DA firms not in FSA crosshairs, says Malone

Procuration fees have again grabbed the headlines, with issues being raised that have been bubbling under the surface for the past year. 

But this isn’t just a parochial debate; it is one that could have a major influence on the future shape of the intermediary community.

That applies equally to the future of large mortgage firms, along with the preservation of smaller firms who have for many years provided quality advice and customer choice.

What we are desperate to avoid is any prospect of the small intermediary being priced out of the market. 

There have been suggestions from some commentators that on the back of the Mortgage Market Review and the Mortgage Thematic Review, the only people who will survive are the large firms, with smaller directly authorised firms being shoehorned into a network or forced out of the market altogether.

I, for one, do not believe that is the regulator’s intention. I have not seen or read anything to suggest that this new element of regulation is designed to eliminate the small intermediary. After all, if we wipe out thousands of intermediaries then who will look after their existing business and clients?

It is clearly important for the lending community to have a better understanding of the firms they are engaging with. But it is in all our interests – regulators, lenders, distributors and intermediaries alike – to have a healthy and stable market.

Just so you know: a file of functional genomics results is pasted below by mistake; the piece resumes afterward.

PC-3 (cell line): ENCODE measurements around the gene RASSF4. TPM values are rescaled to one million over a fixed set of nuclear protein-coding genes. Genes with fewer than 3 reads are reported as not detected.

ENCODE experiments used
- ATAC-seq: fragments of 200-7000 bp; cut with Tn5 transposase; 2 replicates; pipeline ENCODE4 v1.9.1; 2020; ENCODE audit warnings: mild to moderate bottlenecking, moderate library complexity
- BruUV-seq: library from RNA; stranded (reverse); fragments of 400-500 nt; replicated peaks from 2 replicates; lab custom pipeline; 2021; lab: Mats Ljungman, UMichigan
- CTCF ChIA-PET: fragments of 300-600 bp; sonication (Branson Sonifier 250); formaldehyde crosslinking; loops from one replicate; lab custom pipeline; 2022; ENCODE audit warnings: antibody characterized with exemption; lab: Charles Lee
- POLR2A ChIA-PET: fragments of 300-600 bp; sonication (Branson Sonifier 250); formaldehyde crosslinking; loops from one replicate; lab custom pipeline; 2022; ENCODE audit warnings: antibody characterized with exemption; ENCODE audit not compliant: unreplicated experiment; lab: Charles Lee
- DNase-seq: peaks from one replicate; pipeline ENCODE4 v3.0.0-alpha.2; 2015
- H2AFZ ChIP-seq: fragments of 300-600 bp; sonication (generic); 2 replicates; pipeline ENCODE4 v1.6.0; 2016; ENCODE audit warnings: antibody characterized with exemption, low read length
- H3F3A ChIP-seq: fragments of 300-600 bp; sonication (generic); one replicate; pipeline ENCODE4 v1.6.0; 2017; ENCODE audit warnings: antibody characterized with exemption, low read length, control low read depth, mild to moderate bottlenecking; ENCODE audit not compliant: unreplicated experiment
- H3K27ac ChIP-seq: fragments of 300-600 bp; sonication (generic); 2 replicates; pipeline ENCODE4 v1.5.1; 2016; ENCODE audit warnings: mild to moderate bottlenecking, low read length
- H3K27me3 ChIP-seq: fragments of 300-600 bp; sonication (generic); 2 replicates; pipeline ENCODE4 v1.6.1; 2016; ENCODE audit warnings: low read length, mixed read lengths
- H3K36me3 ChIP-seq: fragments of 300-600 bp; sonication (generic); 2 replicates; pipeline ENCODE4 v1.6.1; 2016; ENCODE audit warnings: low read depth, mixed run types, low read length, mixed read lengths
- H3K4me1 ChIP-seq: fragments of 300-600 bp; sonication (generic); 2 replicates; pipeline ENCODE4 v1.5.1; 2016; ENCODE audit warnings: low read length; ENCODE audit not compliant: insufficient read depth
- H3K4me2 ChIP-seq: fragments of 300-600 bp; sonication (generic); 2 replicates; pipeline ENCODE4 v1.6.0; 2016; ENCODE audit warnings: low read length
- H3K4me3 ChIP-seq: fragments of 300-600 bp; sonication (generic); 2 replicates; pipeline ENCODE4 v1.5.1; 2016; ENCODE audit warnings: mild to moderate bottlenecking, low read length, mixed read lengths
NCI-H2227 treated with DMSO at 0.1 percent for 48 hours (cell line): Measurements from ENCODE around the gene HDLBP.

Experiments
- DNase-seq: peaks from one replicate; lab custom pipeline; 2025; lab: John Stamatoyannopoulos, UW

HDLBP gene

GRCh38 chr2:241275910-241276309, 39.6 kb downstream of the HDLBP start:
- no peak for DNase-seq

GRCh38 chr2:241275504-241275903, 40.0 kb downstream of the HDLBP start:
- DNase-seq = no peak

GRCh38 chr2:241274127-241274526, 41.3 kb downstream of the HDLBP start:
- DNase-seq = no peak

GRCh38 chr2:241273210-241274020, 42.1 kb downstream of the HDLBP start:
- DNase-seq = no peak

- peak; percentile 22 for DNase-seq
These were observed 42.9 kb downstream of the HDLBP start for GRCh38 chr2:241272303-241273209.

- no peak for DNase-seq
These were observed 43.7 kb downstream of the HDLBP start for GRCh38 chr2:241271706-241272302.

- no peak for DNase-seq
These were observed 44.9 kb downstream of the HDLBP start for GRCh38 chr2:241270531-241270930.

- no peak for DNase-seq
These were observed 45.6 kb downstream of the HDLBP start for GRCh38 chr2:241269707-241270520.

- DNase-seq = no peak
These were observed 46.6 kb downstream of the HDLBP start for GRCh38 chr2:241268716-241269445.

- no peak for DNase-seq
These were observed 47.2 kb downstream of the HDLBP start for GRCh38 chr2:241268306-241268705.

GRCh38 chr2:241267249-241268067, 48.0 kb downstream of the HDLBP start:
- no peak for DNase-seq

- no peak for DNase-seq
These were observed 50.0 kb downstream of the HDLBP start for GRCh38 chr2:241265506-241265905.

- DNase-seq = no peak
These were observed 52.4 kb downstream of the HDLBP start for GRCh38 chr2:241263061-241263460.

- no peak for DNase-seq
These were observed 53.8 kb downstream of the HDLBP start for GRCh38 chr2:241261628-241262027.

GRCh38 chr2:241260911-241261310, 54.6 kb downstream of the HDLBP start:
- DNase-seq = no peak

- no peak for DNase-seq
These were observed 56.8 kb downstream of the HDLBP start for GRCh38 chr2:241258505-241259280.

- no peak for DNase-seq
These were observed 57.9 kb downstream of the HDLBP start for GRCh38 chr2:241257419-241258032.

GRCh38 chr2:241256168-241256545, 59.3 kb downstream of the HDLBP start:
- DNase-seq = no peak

Each lender will interpret the FSA’s requirements differently, but it’s up to us as a major distributor to help them in formalising better relationships with those intermediaries, the vast majority of whom have excellent relationships with their clients and do a first class job in the advice process.

We are working closely with lenders to understand what they are looking for and how we can help. We are also using our compliance expertise to develop regulatory solutions for intermediaries to help them meet lenders’ requirements.  

Last year there was a 10% reduction in mortgage advice firms. This is bad news for consumers, who need more access to professional financial advice, not less. Our group recognised this issue some time ago, which is why we launched The Financial Adviser School to help develop and nurture the next generation of professional advisers.

At some point the funding situation will improve. When this happens, mortgage intermediaries will be pivotal in helping lenders and consumers to build a sustainable and successful future market.

That is why all parties have a responsibility to take sensible long-term decisions.